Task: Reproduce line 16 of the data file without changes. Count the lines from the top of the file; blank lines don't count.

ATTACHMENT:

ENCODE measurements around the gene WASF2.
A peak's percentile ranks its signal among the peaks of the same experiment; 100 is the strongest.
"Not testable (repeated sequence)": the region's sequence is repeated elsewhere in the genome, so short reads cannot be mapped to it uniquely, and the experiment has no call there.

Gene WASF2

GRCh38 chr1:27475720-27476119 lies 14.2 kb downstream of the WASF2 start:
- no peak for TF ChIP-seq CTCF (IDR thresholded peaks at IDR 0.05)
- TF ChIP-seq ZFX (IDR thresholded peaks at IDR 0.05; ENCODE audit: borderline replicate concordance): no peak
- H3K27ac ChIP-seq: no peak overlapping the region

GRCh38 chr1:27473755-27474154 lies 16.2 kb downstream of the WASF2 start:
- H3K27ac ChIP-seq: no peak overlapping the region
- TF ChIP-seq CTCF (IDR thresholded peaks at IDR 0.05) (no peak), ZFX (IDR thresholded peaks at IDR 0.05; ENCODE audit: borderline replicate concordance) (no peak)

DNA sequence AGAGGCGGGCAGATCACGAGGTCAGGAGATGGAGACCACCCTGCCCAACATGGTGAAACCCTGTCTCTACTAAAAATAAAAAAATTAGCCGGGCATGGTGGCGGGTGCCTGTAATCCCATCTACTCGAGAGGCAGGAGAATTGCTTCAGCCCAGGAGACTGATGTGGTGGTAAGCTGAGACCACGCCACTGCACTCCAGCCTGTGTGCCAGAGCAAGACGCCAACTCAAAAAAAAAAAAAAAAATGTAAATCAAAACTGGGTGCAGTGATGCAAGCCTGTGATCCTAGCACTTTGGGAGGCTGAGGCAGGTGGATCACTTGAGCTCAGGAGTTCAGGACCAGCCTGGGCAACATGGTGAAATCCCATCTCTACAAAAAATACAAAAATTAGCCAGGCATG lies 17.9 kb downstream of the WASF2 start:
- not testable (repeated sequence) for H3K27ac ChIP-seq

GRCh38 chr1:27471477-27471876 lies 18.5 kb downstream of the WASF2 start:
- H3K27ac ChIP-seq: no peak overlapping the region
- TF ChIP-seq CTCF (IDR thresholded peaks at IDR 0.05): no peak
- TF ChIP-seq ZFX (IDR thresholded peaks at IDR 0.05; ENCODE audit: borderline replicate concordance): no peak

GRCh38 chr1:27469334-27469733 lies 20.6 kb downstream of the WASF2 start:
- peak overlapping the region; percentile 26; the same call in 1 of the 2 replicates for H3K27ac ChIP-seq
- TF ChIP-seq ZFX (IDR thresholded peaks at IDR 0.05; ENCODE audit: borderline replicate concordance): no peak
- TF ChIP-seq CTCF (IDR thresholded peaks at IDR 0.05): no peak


- TF ChIP-seq CTCF (IDR thresholded peaks at IDR 0.05): no peak